What happened when the Army finally let women into its elite Ranger School? They kicked butt.

At the entrance to Camp Darby at Ft. Benning, Georgia, there's a black and gold sign that reads "Not for the weak or fainthearted."

Inside, volunteers for Ranger School face a harrowing nine-week boot camp before they can earn the coveted Army Ranger tab and join one of America's elite special operations teams. Early training includes long runs, swims in full combat uniform, and battles with the towering, infamous Darby Queen obstacle course.

And if that doesn't seem so bad to you, it gets tougher. From there, it's weeks and weeks of sleep deprivation, high-octane simulated missions, memory drills, and even more tests of strength and endurance.


Looks like fun. Photo by DVIDSHUB/Flickr.

Oh, and if you screw something up, you "get smoked," which means you stop what you're doing and start cranking out push-ups, flutter kicks, and other calisthenics until the drill sergeant says to stop, which could be a really, really long time.

Only the toughest men on the planet can make it through all this.

Oh sorry, did we say men? About that...

The first women ever — two of them, in fact — are set to graduate from Ranger School this week.

Earlier this summer, a class of 400 recruits entered Ranger School at Ft. Benning, including, for the first time ever (ever!), 20 women. It's all part of an assessment to determine how and if certain types of combat jobs should be open to women starting in 2016.

96 of the 400 recruits made it through the ordeal, and of the 20 women who set out to conquer Camp Darby, two made it through: Capt. Kristen Griest and 1st Lt. Shaye Haver. And, no, they didn't get some kind of watered down, "Ranger School-Lite" experience designed just for the delicate sensibilities of ladies or whatever.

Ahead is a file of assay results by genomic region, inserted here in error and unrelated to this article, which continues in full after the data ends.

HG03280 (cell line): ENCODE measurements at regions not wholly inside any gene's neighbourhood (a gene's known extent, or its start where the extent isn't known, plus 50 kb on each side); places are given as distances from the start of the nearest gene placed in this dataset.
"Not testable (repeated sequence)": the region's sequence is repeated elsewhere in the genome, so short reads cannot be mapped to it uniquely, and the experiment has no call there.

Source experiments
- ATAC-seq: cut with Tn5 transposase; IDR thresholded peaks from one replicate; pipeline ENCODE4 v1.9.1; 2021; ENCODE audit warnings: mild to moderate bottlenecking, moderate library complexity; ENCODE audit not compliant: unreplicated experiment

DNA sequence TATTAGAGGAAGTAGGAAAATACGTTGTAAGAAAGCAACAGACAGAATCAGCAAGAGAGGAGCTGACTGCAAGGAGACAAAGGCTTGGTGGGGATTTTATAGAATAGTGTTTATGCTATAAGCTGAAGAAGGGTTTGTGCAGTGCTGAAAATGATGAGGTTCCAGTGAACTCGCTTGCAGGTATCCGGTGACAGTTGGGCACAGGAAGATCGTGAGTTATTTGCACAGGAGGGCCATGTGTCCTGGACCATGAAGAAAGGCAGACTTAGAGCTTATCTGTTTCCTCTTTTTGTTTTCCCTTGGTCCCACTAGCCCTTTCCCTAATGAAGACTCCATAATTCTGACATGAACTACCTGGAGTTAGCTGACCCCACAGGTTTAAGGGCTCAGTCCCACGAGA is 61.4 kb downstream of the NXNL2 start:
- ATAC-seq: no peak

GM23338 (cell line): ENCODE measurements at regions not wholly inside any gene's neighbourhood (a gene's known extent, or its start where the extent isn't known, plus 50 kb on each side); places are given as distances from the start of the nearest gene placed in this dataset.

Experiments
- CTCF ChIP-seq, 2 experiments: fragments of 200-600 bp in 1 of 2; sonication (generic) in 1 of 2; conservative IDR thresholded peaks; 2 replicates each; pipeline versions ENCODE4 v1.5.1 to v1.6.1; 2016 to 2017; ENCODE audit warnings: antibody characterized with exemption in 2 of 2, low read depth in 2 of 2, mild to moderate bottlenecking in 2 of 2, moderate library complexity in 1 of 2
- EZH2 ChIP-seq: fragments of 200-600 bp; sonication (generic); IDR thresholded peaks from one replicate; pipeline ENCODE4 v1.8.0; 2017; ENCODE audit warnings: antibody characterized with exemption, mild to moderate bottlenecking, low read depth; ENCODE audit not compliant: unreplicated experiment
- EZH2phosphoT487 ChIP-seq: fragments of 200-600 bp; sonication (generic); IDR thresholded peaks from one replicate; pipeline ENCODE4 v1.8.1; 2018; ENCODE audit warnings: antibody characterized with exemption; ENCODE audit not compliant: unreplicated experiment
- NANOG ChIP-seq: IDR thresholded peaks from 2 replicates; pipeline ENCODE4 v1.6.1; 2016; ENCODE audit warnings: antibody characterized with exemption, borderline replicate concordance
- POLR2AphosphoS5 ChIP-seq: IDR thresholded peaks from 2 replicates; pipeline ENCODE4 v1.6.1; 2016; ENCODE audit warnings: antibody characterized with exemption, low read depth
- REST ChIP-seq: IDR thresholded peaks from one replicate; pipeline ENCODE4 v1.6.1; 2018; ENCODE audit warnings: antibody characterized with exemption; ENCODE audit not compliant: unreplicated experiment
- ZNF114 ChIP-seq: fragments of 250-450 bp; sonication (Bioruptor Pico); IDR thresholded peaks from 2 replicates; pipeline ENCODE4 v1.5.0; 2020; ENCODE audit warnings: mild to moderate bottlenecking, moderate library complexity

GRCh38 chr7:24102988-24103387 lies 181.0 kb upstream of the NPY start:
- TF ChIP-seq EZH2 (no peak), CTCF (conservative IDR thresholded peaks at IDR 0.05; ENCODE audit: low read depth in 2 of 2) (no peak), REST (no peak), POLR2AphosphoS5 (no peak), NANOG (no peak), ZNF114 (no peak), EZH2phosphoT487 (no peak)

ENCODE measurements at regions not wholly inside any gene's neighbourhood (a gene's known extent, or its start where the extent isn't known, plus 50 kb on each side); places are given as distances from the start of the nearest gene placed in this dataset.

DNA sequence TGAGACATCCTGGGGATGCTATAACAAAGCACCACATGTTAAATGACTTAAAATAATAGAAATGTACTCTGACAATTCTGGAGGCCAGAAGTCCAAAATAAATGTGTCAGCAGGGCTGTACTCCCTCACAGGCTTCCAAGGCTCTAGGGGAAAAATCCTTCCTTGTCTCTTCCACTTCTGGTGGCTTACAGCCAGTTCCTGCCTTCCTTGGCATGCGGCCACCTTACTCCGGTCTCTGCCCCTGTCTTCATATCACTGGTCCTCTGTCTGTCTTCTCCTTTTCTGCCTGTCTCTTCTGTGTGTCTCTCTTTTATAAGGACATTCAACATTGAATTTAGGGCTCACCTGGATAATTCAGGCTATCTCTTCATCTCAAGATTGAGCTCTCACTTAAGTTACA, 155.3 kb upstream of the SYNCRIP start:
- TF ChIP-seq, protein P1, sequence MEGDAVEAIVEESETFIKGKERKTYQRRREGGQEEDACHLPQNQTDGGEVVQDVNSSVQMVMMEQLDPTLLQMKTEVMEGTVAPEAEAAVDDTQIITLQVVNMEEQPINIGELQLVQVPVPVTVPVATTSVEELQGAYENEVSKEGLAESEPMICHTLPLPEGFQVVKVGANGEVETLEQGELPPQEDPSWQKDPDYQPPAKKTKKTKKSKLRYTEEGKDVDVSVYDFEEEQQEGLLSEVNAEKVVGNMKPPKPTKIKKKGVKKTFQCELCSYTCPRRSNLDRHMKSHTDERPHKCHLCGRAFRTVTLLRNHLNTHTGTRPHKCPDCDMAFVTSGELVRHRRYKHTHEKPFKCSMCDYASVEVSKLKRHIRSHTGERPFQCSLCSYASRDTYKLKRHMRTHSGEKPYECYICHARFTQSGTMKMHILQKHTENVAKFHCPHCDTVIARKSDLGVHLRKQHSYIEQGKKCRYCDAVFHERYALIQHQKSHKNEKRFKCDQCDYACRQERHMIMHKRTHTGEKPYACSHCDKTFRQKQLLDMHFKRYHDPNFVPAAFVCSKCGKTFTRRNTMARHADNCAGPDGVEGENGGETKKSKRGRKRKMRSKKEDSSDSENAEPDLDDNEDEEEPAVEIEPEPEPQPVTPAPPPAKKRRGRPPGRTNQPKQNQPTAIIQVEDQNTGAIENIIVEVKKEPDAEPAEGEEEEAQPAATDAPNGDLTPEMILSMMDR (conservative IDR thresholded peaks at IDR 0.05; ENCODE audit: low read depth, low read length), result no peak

They came right into the boot camp and kicked some butt. As ladies do.

A female volunteer tackles the Darby Queen obstacle course. GIF from LedgerEnquirer/YouTube.

"The key is maintaining standards," retired Ranger Roger Carstens told NBC News. "To lower those standards to fit a quota is a disservice to comrades and country and could result in mission failure."

To pass, the volunteers not only need to demonstrate great leadership, an ability to follow orders, and exceptional mental toughness, they have to complete a grueling series of physical feats: including 49 push-ups, 59 sit-ups, and a five-mile run ... all in under 40 minutes, while starving, sleep-deprived, and being screamed at by instructors.

And having endured all of that alongside their male counterparts, these women are certified battle-ready, according to the U.S. Army.

Still, the female Ranger School grads won't be able to officially join the 75th Ranger Regiment — at least, not yet.

Women in the U.S. are just starting to get their foot in the door when it comes to combat positions. Photo by The National Guard/Flickr.

Time and time again, we've seen that when given a fair chance, women can do anything men can do (and vice versa). And it's looking like the military is finally ready to get with the times and give women a bigger role in high-stakes missions.

In January 2015, the Defense Department said that all military occupations, even combat positions, had to be open to women starting in 2016, though there may be some exceptions. The military is still trying to figure out whether women should be able to join teams like the Rangers or the Navy SEALs, for example.

But according to a U.S. Naval Special Warfare Command study, there aren't any major barriers to integrating women into an all-male SEAL team (meaning, the men they polled on said teams were like, "Yeah, bring it on!") — as long as the women can handle the physical rigors, of course. Which, you know, sort of goes without saying ... because (surprise!) men who can't handle the physical rigors aren't allowed on those teams, either.

If the success of this latest Ranger School class is any indication, we could be seeing women on these elite operations teams some day real soon.

It's about time they were given the chance to prove they belong there.

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